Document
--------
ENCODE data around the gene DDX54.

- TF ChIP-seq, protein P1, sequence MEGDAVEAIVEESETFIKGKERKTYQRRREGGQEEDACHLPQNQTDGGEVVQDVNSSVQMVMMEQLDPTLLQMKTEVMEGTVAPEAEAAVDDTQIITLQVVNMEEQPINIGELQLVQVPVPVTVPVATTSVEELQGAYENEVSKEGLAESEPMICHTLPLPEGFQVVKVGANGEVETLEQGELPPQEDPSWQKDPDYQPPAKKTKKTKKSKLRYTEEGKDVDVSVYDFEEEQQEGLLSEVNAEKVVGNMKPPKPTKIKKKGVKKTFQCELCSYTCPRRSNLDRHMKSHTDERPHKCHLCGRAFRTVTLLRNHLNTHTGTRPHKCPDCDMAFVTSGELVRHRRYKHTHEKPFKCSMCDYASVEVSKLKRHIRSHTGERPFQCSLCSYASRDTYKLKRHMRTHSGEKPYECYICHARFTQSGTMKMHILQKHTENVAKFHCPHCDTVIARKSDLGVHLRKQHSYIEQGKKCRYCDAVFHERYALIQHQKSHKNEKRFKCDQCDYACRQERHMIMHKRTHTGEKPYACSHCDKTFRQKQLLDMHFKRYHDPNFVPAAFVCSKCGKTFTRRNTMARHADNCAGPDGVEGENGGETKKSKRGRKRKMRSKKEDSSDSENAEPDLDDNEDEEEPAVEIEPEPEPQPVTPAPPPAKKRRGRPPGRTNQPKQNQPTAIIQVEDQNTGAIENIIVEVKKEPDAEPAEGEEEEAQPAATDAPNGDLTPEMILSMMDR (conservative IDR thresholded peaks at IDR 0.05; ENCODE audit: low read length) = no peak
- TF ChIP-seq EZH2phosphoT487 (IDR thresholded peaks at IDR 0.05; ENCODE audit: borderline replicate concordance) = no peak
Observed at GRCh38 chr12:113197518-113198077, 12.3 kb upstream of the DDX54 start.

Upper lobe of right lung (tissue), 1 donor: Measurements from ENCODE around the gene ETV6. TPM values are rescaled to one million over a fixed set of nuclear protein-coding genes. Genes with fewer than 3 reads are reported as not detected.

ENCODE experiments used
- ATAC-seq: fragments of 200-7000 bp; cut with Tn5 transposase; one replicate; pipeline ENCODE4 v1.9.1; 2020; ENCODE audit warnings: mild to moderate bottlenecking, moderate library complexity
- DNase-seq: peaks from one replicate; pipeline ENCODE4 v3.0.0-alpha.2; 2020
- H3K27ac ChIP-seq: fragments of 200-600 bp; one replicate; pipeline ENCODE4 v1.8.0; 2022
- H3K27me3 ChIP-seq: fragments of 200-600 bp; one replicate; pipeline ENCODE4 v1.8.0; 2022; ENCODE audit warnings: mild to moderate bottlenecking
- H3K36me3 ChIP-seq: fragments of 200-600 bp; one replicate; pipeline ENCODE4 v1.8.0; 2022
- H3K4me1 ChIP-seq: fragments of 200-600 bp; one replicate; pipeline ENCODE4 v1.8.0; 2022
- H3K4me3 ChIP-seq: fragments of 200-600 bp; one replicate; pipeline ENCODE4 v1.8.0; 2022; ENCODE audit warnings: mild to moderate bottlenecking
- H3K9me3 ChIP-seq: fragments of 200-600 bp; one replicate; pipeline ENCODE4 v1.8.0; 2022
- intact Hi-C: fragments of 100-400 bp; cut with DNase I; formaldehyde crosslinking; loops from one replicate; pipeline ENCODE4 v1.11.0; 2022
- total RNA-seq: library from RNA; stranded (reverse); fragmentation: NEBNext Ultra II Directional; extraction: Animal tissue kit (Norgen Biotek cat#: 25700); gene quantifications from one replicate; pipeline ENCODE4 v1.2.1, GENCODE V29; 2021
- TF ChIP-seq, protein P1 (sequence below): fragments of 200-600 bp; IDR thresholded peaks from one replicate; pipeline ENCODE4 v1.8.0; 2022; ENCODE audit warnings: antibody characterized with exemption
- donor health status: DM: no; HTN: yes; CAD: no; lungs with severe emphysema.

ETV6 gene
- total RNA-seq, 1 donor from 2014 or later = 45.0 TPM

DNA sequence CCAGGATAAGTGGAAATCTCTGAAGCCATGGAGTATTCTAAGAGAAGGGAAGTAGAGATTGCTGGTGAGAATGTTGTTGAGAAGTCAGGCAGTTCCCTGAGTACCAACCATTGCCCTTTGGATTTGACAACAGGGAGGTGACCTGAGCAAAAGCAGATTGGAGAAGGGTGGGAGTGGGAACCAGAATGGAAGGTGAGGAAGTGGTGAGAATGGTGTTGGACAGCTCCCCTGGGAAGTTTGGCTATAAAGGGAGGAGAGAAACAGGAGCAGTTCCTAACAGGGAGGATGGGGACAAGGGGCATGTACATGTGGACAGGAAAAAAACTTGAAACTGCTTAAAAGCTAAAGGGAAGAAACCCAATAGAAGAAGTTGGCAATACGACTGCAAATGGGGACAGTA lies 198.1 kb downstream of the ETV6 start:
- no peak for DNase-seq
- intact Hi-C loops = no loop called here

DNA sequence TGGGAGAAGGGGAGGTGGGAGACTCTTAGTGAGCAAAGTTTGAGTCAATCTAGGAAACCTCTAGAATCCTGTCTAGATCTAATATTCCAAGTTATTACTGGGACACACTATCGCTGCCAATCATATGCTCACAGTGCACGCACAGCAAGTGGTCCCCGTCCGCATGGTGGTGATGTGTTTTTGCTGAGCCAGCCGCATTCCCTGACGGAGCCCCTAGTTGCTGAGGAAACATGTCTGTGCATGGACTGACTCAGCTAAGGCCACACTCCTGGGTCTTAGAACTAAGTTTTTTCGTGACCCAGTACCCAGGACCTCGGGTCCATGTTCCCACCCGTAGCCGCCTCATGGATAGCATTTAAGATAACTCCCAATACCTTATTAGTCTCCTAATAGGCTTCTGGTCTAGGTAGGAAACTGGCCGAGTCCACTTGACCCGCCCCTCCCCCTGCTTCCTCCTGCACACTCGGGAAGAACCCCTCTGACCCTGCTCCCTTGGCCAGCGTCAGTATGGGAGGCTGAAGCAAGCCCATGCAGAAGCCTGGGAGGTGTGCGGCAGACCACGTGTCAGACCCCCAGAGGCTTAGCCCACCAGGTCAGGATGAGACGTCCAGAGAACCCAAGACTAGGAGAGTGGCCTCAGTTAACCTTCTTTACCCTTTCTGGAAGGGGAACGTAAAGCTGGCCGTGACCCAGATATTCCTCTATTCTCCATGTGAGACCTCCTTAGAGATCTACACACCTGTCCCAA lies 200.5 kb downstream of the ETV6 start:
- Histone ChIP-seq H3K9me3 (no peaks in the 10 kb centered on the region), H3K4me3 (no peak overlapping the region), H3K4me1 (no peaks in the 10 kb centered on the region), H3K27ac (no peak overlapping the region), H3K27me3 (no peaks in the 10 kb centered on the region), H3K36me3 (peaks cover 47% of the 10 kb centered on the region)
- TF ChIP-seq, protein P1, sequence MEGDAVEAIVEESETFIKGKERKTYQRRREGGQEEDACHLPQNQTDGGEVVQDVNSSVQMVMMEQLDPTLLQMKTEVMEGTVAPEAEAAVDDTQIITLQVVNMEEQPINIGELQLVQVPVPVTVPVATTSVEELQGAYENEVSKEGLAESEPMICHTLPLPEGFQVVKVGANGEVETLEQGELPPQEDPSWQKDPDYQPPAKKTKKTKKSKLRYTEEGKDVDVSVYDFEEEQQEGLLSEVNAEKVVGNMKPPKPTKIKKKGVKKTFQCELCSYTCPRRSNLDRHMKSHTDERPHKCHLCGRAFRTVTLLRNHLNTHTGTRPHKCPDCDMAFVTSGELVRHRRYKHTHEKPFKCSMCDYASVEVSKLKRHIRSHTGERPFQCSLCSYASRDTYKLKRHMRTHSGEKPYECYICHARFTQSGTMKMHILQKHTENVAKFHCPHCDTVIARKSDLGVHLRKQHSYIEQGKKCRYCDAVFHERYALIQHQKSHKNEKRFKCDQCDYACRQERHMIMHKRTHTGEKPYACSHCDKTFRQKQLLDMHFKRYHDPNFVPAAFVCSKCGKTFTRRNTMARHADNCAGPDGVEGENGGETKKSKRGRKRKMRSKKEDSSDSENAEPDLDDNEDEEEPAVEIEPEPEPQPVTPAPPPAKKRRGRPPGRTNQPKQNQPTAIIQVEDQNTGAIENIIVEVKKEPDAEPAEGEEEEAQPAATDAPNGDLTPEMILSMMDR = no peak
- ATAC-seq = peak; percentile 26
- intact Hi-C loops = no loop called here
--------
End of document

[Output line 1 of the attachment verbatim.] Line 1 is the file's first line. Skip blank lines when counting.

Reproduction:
ENCODE data around the gene DDX54.